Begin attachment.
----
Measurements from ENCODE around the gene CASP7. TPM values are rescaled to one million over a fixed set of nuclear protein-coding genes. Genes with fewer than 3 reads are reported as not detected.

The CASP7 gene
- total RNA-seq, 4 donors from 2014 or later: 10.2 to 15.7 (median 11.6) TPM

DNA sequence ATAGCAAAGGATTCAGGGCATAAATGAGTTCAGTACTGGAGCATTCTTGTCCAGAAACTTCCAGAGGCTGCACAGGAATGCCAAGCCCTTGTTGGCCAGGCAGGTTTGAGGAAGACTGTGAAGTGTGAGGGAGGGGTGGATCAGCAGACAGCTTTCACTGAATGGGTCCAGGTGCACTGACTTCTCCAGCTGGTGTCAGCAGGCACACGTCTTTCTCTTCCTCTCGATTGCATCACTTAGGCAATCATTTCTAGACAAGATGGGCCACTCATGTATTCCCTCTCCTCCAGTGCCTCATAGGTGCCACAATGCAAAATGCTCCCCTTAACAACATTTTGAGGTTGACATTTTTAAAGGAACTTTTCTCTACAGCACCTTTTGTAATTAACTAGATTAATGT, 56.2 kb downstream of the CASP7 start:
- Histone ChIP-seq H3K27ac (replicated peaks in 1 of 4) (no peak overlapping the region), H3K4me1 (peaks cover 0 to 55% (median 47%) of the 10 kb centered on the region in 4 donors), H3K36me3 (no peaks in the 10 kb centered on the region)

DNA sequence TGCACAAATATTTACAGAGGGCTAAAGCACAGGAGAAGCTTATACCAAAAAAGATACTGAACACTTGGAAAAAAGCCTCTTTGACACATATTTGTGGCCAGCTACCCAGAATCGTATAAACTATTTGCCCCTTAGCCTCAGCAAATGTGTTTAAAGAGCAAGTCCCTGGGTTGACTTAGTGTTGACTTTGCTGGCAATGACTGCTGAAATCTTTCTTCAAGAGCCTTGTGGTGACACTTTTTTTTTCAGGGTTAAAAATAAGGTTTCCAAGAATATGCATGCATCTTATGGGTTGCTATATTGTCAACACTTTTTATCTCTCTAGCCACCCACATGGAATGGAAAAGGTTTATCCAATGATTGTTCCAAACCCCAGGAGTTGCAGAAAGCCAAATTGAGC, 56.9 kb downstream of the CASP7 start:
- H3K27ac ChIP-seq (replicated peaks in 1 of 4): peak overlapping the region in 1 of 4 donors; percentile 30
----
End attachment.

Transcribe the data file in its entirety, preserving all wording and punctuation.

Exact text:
Measurements from ENCODE around the gene CASP7. TPM values are rescaled to one million over a fixed set of nuclear protein-coding genes. Genes with fewer than 3 reads are reported as not detected.

The CASP7 gene
- total RNA-seq, 4 donors from 2014 or later: 10.2 to 15.7 (median 11.6) TPM

DNA sequence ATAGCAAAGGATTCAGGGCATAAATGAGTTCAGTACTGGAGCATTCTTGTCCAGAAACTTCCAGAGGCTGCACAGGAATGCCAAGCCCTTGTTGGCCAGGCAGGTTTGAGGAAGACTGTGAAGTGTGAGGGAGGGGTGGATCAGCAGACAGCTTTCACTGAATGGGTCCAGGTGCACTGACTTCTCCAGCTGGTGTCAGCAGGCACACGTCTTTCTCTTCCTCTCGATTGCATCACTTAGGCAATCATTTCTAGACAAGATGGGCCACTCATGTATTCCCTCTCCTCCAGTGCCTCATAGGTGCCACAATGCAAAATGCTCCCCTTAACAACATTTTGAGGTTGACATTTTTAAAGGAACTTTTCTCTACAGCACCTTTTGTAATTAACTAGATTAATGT, 56.2 kb downstream of the CASP7 start:
- Histone ChIP-seq H3K27ac (replicated peaks in 1 of 4) (no peak overlapping the region), H3K4me1 (peaks cover 0 to 55% (median 47%) of the 10 kb centered on the region in 4 donors), H3K36me3 (no peaks in the 10 kb centered on the region)

DNA sequence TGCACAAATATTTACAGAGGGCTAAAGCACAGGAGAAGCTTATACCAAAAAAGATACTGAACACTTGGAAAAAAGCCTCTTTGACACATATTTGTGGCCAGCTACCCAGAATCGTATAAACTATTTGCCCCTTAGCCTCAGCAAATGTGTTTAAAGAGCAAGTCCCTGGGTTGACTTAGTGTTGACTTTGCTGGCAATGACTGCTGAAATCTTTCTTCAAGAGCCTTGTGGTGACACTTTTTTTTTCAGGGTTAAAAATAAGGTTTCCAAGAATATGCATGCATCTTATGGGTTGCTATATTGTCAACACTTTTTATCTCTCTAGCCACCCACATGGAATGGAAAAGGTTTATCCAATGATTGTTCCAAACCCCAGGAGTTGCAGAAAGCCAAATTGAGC, 56.9 kb downstream of the CASP7 start:
- H3K27ac ChIP-seq (replicated peaks in 1 of 4): peak overlapping the region in 1 of 4 donors; percentile 30